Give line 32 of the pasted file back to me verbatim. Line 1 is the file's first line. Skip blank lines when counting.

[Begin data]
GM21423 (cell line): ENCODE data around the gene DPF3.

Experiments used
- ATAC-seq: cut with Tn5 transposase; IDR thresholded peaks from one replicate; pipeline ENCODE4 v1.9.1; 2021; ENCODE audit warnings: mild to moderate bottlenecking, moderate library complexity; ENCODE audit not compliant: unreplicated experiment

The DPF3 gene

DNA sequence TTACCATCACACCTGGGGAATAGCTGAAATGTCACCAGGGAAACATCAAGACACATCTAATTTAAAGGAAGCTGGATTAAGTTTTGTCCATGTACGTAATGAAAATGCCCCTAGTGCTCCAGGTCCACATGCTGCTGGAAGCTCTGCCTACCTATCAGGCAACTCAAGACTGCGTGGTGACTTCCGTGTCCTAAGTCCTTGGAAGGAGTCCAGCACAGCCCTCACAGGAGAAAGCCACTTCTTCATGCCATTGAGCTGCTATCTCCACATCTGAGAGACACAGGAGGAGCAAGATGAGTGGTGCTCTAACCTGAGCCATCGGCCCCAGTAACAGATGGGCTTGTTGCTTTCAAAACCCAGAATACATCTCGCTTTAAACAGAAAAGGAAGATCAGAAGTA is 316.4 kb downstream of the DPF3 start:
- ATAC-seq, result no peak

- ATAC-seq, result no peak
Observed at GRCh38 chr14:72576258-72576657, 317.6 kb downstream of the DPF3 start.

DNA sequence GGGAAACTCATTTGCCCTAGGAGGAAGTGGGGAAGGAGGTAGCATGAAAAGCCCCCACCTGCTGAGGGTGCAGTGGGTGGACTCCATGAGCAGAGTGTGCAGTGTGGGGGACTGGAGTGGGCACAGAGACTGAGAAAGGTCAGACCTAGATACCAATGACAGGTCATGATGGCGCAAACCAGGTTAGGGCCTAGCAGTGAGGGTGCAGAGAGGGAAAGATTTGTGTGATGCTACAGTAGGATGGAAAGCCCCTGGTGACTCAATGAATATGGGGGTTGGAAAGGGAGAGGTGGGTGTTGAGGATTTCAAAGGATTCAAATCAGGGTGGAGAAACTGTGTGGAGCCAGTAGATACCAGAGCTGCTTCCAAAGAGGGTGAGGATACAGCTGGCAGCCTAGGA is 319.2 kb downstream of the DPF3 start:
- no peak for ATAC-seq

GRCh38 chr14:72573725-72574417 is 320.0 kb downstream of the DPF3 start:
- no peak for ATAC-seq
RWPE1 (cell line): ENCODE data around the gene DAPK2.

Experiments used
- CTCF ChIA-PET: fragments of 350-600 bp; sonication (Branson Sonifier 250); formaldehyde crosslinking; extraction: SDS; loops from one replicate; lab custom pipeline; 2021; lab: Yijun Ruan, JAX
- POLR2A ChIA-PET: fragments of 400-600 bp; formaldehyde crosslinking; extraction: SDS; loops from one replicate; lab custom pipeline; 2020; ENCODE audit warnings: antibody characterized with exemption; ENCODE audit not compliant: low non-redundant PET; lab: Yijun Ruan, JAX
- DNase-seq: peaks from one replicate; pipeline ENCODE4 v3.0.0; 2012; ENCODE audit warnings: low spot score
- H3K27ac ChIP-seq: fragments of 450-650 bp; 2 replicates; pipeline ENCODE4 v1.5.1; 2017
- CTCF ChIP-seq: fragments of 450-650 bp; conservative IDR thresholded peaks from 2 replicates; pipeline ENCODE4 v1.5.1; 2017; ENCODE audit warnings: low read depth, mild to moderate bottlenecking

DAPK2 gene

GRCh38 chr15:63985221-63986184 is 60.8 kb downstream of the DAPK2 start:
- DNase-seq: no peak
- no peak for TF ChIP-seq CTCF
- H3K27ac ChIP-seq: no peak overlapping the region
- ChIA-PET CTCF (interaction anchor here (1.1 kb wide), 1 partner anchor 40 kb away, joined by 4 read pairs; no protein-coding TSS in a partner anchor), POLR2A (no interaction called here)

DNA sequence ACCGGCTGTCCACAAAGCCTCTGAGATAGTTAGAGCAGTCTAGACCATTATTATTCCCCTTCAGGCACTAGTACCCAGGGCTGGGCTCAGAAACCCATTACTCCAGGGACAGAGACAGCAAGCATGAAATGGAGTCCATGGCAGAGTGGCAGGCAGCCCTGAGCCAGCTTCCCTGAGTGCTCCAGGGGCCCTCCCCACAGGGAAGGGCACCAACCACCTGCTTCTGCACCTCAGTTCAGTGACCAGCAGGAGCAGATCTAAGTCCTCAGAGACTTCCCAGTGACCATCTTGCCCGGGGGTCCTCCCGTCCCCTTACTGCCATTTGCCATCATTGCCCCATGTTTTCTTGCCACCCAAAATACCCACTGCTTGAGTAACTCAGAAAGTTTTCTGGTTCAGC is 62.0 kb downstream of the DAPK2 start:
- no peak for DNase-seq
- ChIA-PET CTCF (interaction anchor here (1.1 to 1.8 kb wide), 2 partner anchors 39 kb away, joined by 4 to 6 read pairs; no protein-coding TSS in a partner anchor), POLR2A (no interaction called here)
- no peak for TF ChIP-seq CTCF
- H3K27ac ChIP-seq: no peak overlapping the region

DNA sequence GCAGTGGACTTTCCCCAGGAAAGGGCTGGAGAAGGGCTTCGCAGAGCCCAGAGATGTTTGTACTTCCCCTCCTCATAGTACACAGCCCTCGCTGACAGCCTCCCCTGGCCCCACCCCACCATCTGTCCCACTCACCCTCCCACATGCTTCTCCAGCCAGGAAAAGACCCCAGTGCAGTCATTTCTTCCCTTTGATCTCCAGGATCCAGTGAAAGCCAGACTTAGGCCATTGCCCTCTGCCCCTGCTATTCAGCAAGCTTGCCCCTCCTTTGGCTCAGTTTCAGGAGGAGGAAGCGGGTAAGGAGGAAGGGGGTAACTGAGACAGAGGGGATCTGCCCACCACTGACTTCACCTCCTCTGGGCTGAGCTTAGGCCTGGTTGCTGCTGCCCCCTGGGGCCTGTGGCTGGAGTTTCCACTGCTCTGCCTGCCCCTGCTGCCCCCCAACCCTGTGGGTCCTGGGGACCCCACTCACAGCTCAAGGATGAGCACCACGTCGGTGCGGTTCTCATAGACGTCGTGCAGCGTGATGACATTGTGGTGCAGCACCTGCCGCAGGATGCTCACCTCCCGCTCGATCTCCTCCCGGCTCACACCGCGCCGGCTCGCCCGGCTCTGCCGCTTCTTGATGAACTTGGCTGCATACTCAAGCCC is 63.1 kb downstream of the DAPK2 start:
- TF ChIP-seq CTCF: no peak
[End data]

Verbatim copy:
- TF ChIP-seq CTCF: no peak